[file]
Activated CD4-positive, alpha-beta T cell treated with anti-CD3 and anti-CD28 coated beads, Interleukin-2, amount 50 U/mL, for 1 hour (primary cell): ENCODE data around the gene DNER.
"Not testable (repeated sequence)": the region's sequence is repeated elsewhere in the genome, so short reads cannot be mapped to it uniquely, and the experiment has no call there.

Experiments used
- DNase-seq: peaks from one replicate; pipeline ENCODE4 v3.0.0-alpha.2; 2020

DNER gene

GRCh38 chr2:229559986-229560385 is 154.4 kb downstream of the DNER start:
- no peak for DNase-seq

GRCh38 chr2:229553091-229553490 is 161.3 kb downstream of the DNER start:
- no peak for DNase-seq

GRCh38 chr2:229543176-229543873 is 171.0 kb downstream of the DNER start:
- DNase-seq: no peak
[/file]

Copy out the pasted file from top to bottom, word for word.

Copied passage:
Activated CD4-positive, alpha-beta T cell treated with anti-CD3 and anti-CD28 coated beads, Interleukin-2, amount 50 U/mL, for 1 hour (primary cell): ENCODE data around the gene DNER.
"Not testable (repeated sequence)": the region's sequence is repeated elsewhere in the genome, so short reads cannot be mapped to it uniquely, and the experiment has no call there.

Experiments used
- DNase-seq: peaks from one replicate; pipeline ENCODE4 v3.0.0-alpha.2; 2020

DNER gene

GRCh38 chr2:229559986-229560385 is 154.4 kb downstream of the DNER start:
- no peak for DNase-seq

GRCh38 chr2:229553091-229553490 is 161.3 kb downstream of the DNER start:
- no peak for DNase-seq

GRCh38 chr2:229543176-229543873 is 171.0 kb downstream of the DNER start:
- DNase-seq: no peak